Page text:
Work-Life Balance in the Corporate World

I am excited to introduce to you our August guest blogger Salma Ibrahim! Salma currently works as a Senior Associate Technical Consultant for the business analytics software company SAS in Cary, NC. Her job responsibilities include working with clients to extract, transform, and load data so that SAS can perform analytics and find product solutions that fit customer’s business needs. Before starting with SAS she completed the Advanced Analytics curriculum at NC State University, receiving her M.S. in Analytics in 2014. A member of the pack through and through, she also received her B.S. in Mathematics and B.A. in Chemistry from the University in 2013. In her spare time she enjoys reading and playing board games with friends – although recently she has spent the majority of her free time planning her wedding.

Work-Life Balance in the Corporate World

When I started my first full-time job a little over a year ago, nothing hit me quite as hard as the realization that 8 consecutive hours of my day were now spoken for. I suppose college had spoiled me with the ability to make my own schedule and have chunks of free time during the day. Suddenly the importance of that phrase that was mentioned about 100 times in new employee orientation was more apparent. Work-life balance. So, how do you maintain it in the corporate world?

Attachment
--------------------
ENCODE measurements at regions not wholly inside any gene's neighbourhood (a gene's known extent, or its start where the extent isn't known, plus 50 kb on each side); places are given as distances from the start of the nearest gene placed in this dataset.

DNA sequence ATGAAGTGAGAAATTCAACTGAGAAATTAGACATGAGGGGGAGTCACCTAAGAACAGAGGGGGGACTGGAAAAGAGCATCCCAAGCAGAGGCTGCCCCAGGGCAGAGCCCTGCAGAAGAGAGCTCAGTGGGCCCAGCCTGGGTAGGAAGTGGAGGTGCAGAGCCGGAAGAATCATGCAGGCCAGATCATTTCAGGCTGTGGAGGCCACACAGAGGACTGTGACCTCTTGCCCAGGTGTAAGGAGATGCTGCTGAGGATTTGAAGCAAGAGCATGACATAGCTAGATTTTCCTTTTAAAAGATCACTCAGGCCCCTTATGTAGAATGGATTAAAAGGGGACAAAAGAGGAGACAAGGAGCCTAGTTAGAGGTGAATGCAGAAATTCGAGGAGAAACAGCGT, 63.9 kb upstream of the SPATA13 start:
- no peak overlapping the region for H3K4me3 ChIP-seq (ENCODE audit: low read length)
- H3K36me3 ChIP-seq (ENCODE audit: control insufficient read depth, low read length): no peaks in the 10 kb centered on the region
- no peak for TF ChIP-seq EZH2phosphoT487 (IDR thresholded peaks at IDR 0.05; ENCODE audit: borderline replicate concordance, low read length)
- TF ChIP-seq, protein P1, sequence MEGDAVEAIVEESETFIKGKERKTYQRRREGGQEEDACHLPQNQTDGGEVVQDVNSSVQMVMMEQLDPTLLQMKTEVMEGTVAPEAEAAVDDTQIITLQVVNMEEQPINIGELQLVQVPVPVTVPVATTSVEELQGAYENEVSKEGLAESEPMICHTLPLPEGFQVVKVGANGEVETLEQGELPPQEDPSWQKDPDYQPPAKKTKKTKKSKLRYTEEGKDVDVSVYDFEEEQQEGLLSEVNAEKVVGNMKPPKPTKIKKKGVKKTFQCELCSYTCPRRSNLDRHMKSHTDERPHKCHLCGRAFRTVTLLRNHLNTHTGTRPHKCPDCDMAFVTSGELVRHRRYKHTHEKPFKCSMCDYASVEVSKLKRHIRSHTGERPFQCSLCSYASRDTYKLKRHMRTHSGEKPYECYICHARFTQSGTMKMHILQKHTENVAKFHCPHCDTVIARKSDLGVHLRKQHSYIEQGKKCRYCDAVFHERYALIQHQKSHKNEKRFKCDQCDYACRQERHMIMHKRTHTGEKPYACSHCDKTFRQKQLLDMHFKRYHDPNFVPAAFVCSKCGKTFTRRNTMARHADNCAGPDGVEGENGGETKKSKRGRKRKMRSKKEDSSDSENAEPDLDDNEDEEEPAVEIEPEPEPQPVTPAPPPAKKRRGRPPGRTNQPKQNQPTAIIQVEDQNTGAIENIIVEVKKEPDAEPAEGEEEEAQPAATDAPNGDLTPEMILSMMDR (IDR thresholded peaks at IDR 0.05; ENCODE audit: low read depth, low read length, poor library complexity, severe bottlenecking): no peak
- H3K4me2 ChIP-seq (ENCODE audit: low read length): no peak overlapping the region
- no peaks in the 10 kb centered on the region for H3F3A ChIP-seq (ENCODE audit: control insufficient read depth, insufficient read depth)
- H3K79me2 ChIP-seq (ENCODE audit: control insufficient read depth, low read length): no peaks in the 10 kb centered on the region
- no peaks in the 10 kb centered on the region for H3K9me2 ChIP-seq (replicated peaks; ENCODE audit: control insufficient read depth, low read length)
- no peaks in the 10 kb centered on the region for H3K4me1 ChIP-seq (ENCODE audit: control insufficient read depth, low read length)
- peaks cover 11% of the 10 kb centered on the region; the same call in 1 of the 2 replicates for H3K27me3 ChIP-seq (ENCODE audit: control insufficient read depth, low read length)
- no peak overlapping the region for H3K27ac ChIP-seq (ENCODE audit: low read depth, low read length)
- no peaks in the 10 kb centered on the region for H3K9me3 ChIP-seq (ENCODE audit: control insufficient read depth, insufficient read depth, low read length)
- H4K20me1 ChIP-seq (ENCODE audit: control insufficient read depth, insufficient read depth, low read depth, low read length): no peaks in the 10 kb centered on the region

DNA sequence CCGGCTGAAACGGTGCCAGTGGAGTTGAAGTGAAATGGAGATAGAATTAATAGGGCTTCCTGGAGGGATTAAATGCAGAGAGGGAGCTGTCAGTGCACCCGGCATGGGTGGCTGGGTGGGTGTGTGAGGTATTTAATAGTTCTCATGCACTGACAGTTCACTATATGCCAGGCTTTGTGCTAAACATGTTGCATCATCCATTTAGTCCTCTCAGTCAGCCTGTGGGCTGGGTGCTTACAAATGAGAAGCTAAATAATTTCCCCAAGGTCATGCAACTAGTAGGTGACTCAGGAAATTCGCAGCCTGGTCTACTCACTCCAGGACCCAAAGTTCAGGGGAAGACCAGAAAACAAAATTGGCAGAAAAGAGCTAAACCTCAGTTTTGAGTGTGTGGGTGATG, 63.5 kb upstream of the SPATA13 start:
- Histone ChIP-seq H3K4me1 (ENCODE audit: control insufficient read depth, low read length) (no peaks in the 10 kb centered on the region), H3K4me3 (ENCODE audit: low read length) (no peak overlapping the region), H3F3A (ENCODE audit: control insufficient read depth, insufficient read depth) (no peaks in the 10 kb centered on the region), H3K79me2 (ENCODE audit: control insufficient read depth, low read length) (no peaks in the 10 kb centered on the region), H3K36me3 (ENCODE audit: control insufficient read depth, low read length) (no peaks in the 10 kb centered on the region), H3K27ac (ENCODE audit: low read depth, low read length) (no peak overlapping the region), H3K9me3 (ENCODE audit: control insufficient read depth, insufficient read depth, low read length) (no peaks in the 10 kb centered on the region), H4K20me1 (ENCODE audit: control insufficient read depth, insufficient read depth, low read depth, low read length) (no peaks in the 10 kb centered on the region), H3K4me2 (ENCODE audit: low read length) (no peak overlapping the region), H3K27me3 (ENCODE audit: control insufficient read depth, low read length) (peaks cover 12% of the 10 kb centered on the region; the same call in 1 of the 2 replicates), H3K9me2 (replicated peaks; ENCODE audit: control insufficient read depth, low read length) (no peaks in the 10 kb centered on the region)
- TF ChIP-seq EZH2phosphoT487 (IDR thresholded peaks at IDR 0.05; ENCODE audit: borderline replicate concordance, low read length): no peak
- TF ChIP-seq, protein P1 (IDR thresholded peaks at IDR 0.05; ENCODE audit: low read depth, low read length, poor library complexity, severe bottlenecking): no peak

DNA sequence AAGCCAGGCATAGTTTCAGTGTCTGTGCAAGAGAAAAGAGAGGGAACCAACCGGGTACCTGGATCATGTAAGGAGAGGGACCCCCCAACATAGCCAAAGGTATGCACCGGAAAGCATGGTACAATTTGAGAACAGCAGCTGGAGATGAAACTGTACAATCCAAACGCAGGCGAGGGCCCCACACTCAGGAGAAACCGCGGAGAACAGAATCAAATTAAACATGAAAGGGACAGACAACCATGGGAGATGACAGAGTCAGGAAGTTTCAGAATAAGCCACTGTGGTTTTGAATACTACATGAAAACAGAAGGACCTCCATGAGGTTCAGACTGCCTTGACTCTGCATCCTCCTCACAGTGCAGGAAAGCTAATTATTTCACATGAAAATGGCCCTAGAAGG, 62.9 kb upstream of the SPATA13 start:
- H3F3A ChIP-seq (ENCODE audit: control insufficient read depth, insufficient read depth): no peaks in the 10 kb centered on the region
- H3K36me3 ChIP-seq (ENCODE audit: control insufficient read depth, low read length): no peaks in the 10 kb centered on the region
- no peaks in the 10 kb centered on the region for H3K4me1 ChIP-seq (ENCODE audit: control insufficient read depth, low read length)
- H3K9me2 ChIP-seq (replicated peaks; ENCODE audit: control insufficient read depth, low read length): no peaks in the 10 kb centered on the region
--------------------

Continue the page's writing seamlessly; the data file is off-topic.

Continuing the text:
Personal vs. Professional Priorities

It’s easy to lose sight of your non-professional goals and priorities when so much of your day is dedicated to your professional ones. Your professional commitment is scheduled and is most likely your primary source of income. It can’t be brushed to the side or rescheduled for when you have more time like your personal ones can. Treating your personal priorities the same way is crucial to maintaining their significance in your life. Schedule the things that are important to you- whether it be family-time, a hobby, or just a personal goal. Having a concrete time set aside for something makes it significantly more likely to happen than deciding that you’ll get to it when you get to it. Odds are you lead a fairly busy life and “when you get to it” may never happen. Balancing is a state of equilibrium — putting off the personal while prioritizing the professional leaves you with little work-life balance.